Later that morning when I woke up I texted him to say I was glad I hadn't cancelled and that I had an awesome time. A few hours later he replied to me with something similar, and positive. Later that evening I text him a link to something we had talked about. I didn't get a response, and the next day (more than 24 hrs later) I just texted him "hi" with a smiley face. That was last night around 9pm; right now it's 12:30 in the afternoon and I haven't gotten a response (previously he would reply to texts very quickly).

So it sounds like the timeline was: Saturday afternoon was the last you heard from him, Saturday evening you sent him a link to something you talked about, last night you texted him "hi" with a smiley face, and you haven't heard back from him since Saturday afternoon.

Personally (and this is one dude's opinion), I wouldn't be so anxious. As an outsider to this situation, it sounds like he had a busy weekend since then and is back at work this morning. I am not someone who is glued to my phone and depending on what's going on in my life, it can take me a few days to get back to people too, especially people I don't know that well or haven't known that long or who I don't see often anymore. And for me, if I don't have time for a discussion about something via text (like about a link someone sent me), I won't reply until I do. This is coming from someone who is about the same age as the guy in your Q and also feels ambivalent about dating for my own personal reasons (mostly insecurity and a lack of wanting a committed relationship at this time in my life). It is also, of course, possible that he is ghosting you. I think hydra77's advice to give it a couple days and invite him to a specific thing at a specific time and see what his response (or lack of response) is is the best course of action here.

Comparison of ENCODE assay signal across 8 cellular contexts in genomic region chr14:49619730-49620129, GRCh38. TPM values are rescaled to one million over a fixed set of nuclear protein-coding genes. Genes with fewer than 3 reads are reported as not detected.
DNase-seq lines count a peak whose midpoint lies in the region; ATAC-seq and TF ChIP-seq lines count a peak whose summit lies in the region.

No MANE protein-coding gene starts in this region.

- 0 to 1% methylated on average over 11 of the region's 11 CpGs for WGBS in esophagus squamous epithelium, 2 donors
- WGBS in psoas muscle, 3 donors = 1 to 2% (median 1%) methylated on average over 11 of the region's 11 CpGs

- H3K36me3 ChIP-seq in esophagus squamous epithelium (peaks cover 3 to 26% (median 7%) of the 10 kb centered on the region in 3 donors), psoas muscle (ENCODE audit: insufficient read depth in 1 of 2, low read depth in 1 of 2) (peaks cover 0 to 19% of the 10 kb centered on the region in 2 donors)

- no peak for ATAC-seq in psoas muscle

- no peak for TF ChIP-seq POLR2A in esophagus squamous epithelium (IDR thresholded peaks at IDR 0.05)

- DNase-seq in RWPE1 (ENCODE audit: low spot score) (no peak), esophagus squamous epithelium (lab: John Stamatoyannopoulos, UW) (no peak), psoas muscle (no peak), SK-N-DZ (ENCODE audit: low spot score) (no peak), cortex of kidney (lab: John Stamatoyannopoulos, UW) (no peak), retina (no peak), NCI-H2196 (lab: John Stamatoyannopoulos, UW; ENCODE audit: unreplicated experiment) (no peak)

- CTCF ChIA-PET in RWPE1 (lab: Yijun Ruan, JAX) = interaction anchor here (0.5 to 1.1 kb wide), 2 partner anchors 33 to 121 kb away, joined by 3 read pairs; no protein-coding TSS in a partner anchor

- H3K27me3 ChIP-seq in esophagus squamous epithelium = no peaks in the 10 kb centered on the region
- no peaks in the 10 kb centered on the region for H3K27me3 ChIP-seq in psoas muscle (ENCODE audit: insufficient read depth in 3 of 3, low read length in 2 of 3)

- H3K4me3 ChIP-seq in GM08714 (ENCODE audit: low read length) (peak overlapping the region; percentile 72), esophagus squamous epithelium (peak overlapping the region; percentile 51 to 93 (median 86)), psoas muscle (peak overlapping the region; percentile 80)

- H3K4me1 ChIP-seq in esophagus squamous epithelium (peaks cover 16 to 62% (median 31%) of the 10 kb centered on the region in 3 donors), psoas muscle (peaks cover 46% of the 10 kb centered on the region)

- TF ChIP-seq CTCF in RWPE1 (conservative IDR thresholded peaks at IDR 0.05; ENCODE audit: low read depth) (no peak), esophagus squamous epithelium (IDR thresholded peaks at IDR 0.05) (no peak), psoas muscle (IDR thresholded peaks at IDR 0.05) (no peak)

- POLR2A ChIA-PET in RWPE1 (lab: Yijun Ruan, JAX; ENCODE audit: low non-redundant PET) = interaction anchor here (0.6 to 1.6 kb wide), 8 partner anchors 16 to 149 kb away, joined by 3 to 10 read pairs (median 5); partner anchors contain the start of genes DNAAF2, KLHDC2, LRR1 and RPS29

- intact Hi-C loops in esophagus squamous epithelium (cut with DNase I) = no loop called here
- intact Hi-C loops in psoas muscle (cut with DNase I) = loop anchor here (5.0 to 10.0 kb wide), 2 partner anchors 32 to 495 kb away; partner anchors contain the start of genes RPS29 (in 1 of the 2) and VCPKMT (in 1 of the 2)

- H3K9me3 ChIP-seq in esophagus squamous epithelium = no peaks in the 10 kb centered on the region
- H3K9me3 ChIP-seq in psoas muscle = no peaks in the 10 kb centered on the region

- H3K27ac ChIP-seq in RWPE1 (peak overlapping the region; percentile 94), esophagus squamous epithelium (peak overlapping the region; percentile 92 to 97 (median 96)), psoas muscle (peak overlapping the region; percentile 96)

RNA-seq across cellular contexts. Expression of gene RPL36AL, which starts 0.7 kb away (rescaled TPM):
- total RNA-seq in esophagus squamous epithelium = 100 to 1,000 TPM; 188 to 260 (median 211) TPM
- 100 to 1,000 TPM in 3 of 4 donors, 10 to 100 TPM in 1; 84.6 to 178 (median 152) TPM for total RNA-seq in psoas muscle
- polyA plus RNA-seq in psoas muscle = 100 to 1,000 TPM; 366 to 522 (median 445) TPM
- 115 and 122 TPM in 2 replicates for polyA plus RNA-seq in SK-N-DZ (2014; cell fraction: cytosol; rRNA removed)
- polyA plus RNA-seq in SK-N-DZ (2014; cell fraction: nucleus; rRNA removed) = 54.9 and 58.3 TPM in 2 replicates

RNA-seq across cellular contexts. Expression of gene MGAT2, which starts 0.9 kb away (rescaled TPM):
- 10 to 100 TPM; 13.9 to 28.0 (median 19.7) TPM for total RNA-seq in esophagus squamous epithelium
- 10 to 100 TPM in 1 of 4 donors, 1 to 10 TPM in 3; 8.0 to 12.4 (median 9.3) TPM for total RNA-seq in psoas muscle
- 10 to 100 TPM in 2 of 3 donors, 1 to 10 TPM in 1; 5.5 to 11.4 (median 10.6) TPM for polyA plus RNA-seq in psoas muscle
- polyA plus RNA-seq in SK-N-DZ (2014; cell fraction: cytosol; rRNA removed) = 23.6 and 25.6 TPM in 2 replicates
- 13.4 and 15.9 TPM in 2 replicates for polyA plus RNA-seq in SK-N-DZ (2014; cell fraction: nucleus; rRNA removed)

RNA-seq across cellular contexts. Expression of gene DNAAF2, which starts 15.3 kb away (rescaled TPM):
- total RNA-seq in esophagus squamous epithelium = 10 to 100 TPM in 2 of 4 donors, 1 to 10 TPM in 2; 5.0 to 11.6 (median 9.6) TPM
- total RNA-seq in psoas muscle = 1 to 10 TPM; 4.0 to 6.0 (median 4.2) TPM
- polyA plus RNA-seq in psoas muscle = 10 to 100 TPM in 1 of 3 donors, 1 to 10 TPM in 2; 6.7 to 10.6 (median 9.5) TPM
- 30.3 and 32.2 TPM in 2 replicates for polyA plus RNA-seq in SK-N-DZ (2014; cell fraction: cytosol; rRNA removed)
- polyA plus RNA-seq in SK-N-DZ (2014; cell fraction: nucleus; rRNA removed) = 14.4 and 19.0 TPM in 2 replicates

I've been ghosted before too and if they don't get back to you within a week, just forget about them is my personal opinion. I've also taken more than a week to get back to people I was talking to on Tinder when I wasn't ghosting them (we hadn't met up yet, so not sure if one can count that as ghosting in the usual sense), only because I was super busy and didn't really have time to date (coupled with the aforementioned ambivalence, tbh) -- which is really a clue about how much time/effort someone can give to a relationship anyway.
posted by sevenofspades at 10:12 AM on August 13, 2018

Previously: here or here

But you sound a bit intense, far too early. Wait for him to get back to you.
posted by Kwadeng at 10:52 AM on August 13, 2018 [1 favorite]

I totally feel for you here as I really hate the way people "communicate" in the dating scene of today. Given how things went when you first connected as far as the speed of responses, I definitely think the sudden lack of response is his way of saying he's not interested in moving forward. It's a really crappy way to communicate as it leaves you hanging and contemplating what you should do and trying to figure out his thought process. Of course it would be so much nicer if people could just say hey thanks for hanging out but unfortunately I'm not interested in pursuing a relationship with you. While that might hurt at least you know exactly their feelings and at the end of the day I think that's a more mature way to conduct one self in the dating world. But alas, most people simply resort to ghosting. It's the norm of today.

Now all this said, it's very possible that he eventually responds to you and may even initiate getting together. And it will be up to you to decide if you're interested. If you really want to, try reconnecting in about three days. If no response move on...better to end it now then get more involved only to see it end when you're even more attached. Hope this is helpful.
posted by ljs30 at 11:39 AM on August 13, 2018 [2 favorites]

If I were you, I'd give it until Wednesday, maybe send one last text if I felt like it, and then be done if he didn't have a good explanation (followed by changed behavior, mostly in terms of sticking to a scheduled time to meet up, which failure would be more concerning to me than contact over text).